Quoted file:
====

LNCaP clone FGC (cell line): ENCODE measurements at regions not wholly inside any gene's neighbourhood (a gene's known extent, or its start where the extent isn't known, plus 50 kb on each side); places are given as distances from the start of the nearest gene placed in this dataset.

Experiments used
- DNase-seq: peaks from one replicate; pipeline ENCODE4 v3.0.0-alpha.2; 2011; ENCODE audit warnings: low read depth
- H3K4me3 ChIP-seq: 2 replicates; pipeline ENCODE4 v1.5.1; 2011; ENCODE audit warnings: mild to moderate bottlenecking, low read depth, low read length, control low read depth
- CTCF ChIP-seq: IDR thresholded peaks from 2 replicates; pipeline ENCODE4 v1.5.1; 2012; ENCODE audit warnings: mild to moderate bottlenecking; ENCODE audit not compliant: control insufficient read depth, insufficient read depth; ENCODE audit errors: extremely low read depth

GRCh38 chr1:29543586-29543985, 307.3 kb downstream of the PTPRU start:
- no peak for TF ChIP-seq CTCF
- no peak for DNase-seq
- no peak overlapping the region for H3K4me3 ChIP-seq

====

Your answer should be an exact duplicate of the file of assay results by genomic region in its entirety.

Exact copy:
LNCaP clone FGC (cell line): ENCODE measurements at regions not wholly inside any gene's neighbourhood (a gene's known extent, or its start where the extent isn't known, plus 50 kb on each side); places are given as distances from the start of the nearest gene placed in this dataset.

Experiments used
- DNase-seq: peaks from one replicate; pipeline ENCODE4 v3.0.0-alpha.2; 2011; ENCODE audit warnings: low read depth
- H3K4me3 ChIP-seq: 2 replicates; pipeline ENCODE4 v1.5.1; 2011; ENCODE audit warnings: mild to moderate bottlenecking, low read depth, low read length, control low read depth
- CTCF ChIP-seq: IDR thresholded peaks from 2 replicates; pipeline ENCODE4 v1.5.1; 2012; ENCODE audit warnings: mild to moderate bottlenecking; ENCODE audit not compliant: control insufficient read depth, insufficient read depth; ENCODE audit errors: extremely low read depth

GRCh38 chr1:29543586-29543985, 307.3 kb downstream of the PTPRU start:
- no peak for TF ChIP-seq CTCF
- no peak for DNase-seq
- no peak overlapping the region for H3K4me3 ChIP-seq